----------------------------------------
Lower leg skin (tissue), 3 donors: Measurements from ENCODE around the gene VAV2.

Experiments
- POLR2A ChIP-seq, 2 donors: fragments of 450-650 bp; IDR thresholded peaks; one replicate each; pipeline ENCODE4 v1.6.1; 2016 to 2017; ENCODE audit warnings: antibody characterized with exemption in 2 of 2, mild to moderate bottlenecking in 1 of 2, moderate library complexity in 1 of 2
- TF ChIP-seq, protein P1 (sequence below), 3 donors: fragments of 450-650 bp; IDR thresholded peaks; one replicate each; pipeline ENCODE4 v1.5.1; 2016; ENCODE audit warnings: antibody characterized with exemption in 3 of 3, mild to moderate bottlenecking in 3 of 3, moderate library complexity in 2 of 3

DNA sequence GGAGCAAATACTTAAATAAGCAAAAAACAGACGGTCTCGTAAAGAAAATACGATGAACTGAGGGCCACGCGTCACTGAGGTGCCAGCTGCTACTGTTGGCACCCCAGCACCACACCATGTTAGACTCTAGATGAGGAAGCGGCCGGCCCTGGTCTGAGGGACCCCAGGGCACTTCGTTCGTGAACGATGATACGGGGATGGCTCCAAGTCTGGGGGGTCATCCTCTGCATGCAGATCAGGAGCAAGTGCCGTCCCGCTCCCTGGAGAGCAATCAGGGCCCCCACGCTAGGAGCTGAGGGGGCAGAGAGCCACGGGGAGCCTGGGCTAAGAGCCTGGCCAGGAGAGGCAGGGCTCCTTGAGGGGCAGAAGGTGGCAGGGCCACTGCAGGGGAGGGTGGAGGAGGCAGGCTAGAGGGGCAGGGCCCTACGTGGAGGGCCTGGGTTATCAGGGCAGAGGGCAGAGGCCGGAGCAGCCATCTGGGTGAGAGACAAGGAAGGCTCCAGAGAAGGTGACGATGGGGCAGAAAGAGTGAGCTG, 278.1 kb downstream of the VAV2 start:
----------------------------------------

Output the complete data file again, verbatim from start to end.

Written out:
Lower leg skin (tissue), 3 donors: Measurements from ENCODE around the gene VAV2.

Experiments
- POLR2A ChIP-seq, 2 donors: fragments of 450-650 bp; IDR thresholded peaks; one replicate each; pipeline ENCODE4 v1.6.1; 2016 to 2017; ENCODE audit warnings: antibody characterized with exemption in 2 of 2, mild to moderate bottlenecking in 1 of 2, moderate library complexity in 1 of 2
- TF ChIP-seq, protein P1 (sequence below), 3 donors: fragments of 450-650 bp; IDR thresholded peaks; one replicate each; pipeline ENCODE4 v1.5.1; 2016; ENCODE audit warnings: antibody characterized with exemption in 3 of 3, mild to moderate bottlenecking in 3 of 3, moderate library complexity in 2 of 3

DNA sequence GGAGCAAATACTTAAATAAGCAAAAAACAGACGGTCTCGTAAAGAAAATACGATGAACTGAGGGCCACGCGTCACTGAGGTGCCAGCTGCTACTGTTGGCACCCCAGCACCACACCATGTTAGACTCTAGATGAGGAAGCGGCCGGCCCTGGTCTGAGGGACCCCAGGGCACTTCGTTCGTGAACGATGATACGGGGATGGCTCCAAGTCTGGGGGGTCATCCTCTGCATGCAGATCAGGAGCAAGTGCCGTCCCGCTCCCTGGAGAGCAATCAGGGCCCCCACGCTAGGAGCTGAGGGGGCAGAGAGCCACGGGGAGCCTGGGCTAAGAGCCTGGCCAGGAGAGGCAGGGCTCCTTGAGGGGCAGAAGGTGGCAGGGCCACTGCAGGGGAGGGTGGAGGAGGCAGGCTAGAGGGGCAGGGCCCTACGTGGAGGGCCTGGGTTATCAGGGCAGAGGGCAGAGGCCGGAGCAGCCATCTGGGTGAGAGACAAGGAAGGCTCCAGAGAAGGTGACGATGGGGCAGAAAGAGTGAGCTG, 278.1 kb downstream of the VAV2 start: